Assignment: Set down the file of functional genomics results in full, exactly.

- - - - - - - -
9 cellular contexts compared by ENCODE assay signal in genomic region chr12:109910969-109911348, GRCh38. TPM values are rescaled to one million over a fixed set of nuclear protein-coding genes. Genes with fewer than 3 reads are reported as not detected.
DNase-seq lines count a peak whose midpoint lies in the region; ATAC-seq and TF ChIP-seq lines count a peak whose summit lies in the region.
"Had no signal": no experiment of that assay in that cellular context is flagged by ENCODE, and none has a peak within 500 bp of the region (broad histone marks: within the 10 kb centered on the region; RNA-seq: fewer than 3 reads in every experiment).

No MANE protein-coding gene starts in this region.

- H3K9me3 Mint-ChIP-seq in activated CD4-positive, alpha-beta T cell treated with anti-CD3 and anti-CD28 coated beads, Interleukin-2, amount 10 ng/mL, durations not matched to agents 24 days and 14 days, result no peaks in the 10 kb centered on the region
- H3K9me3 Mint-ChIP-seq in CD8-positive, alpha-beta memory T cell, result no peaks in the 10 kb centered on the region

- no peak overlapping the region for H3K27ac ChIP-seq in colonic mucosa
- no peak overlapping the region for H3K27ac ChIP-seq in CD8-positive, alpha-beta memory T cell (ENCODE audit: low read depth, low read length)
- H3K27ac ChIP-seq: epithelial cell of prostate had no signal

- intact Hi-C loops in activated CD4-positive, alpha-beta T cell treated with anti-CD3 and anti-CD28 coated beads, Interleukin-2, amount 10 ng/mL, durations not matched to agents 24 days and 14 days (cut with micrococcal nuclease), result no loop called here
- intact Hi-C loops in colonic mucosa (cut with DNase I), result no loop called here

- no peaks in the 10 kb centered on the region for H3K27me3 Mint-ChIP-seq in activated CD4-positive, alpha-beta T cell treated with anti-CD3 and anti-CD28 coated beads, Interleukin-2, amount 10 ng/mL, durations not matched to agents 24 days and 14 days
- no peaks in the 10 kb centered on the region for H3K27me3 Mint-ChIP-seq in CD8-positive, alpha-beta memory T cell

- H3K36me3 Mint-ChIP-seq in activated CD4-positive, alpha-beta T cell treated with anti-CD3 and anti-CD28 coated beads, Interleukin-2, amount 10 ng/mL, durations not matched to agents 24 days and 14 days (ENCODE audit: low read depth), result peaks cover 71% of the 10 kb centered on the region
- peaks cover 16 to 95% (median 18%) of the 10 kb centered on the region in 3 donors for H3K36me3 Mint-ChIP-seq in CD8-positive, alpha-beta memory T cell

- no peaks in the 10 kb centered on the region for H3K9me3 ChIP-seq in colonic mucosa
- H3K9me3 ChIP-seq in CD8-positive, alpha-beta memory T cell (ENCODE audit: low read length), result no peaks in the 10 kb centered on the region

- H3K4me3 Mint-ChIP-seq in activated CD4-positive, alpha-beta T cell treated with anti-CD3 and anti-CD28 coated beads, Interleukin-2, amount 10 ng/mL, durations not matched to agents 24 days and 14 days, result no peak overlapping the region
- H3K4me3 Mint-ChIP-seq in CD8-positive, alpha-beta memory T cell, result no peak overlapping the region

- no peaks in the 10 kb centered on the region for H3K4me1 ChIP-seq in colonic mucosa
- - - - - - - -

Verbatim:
9 cellular contexts compared by ENCODE assay signal in genomic region chr12:109910969-109911348, GRCh38. TPM values are rescaled to one million over a fixed set of nuclear protein-coding genes. Genes with fewer than 3 reads are reported as not detected.
DNase-seq lines count a peak whose midpoint lies in the region; ATAC-seq and TF ChIP-seq lines count a peak whose summit lies in the region.
"Had no signal": no experiment of that assay in that cellular context is flagged by ENCODE, and none has a peak within 500 bp of the region (broad histone marks: within the 10 kb centered on the region; RNA-seq: fewer than 3 reads in every experiment).

No MANE protein-coding gene starts in this region.

- H3K9me3 Mint-ChIP-seq in activated CD4-positive, alpha-beta T cell treated with anti-CD3 and anti-CD28 coated beads, Interleukin-2, amount 10 ng/mL, durations not matched to agents 24 days and 14 days, result no peaks in the 10 kb centered on the region
- H3K9me3 Mint-ChIP-seq in CD8-positive, alpha-beta memory T cell, result no peaks in the 10 kb centered on the region

- no peak overlapping the region for H3K27ac ChIP-seq in colonic mucosa
- no peak overlapping the region for H3K27ac ChIP-seq in CD8-positive, alpha-beta memory T cell (ENCODE audit: low read depth, low read length)
- H3K27ac ChIP-seq: epithelial cell of prostate had no signal

- intact Hi-C loops in activated CD4-positive, alpha-beta T cell treated with anti-CD3 and anti-CD28 coated beads, Interleukin-2, amount 10 ng/mL, durations not matched to agents 24 days and 14 days (cut with micrococcal nuclease), result no loop called here
- intact Hi-C loops in colonic mucosa (cut with DNase I), result no loop called here

- no peaks in the 10 kb centered on the region for H3K27me3 Mint-ChIP-seq in activated CD4-positive, alpha-beta T cell treated with anti-CD3 and anti-CD28 coated beads, Interleukin-2, amount 10 ng/mL, durations not matched to agents 24 days and 14 days
- no peaks in the 10 kb centered on the region for H3K27me3 Mint-ChIP-seq in CD8-positive, alpha-beta memory T cell

- H3K36me3 Mint-ChIP-seq in activated CD4-positive, alpha-beta T cell treated with anti-CD3 and anti-CD28 coated beads, Interleukin-2, amount 10 ng/mL, durations not matched to agents 24 days and 14 days (ENCODE audit: low read depth), result peaks cover 71% of the 10 kb centered on the region
- peaks cover 16 to 95% (median 18%) of the 10 kb centered on the region in 3 donors for H3K36me3 Mint-ChIP-seq in CD8-positive, alpha-beta memory T cell

- no peaks in the 10 kb centered on the region for H3K9me3 ChIP-seq in colonic mucosa
- H3K9me3 ChIP-seq in CD8-positive, alpha-beta memory T cell (ENCODE audit: low read length), result no peaks in the 10 kb centered on the region

- H3K4me3 Mint-ChIP-seq in activated CD4-positive, alpha-beta T cell treated with anti-CD3 and anti-CD28 coated beads, Interleukin-2, amount 10 ng/mL, durations not matched to agents 24 days and 14 days, result no peak overlapping the region
- H3K4me3 Mint-ChIP-seq in CD8-positive, alpha-beta memory T cell, result no peak overlapping the region

- no peaks in the 10 kb centered on the region for H3K4me1 ChIP-seq in colonic mucosa